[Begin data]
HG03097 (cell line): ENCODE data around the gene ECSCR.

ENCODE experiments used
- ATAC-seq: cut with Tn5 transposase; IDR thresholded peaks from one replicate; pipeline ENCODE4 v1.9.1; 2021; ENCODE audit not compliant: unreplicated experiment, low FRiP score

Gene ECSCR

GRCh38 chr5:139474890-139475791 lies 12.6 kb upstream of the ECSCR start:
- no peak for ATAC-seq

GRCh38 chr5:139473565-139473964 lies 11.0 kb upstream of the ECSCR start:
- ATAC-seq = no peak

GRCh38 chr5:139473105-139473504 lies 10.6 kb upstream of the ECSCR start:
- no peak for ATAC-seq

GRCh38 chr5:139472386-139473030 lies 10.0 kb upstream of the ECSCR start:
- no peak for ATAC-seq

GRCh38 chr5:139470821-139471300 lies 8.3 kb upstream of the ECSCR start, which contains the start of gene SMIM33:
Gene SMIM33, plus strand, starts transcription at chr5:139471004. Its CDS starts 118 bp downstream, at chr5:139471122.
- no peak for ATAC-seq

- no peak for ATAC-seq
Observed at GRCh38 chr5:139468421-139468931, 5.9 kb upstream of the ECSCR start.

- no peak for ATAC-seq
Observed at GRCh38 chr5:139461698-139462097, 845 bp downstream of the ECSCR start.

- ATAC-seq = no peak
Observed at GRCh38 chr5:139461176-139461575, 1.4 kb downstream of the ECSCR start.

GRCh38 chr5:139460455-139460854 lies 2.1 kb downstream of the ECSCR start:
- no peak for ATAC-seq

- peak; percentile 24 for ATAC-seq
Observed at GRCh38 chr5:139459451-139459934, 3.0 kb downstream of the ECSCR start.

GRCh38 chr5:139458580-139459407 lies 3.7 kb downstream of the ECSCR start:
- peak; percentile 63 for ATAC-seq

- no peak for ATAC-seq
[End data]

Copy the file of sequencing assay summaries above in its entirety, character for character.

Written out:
HG03097 (cell line): ENCODE data around the gene ECSCR.

ENCODE experiments used
- ATAC-seq: cut with Tn5 transposase; IDR thresholded peaks from one replicate; pipeline ENCODE4 v1.9.1; 2021; ENCODE audit not compliant: unreplicated experiment, low FRiP score

Gene ECSCR

GRCh38 chr5:139474890-139475791 lies 12.6 kb upstream of the ECSCR start:
- no peak for ATAC-seq

GRCh38 chr5:139473565-139473964 lies 11.0 kb upstream of the ECSCR start:
- ATAC-seq = no peak

GRCh38 chr5:139473105-139473504 lies 10.6 kb upstream of the ECSCR start:
- no peak for ATAC-seq

GRCh38 chr5:139472386-139473030 lies 10.0 kb upstream of the ECSCR start:
- no peak for ATAC-seq

GRCh38 chr5:139470821-139471300 lies 8.3 kb upstream of the ECSCR start, which contains the start of gene SMIM33:
Gene SMIM33, plus strand, starts transcription at chr5:139471004. Its CDS starts 118 bp downstream, at chr5:139471122.
- no peak for ATAC-seq

- no peak for ATAC-seq
Observed at GRCh38 chr5:139468421-139468931, 5.9 kb upstream of the ECSCR start.

- no peak for ATAC-seq
Observed at GRCh38 chr5:139461698-139462097, 845 bp downstream of the ECSCR start.

- ATAC-seq = no peak
Observed at GRCh38 chr5:139461176-139461575, 1.4 kb downstream of the ECSCR start.

GRCh38 chr5:139460455-139460854 lies 2.1 kb downstream of the ECSCR start:
- no peak for ATAC-seq

- peak; percentile 24 for ATAC-seq
Observed at GRCh38 chr5:139459451-139459934, 3.0 kb downstream of the ECSCR start.

GRCh38 chr5:139458580-139459407 lies 3.7 kb downstream of the ECSCR start:
- peak; percentile 63 for ATAC-seq

- no peak for ATAC-seq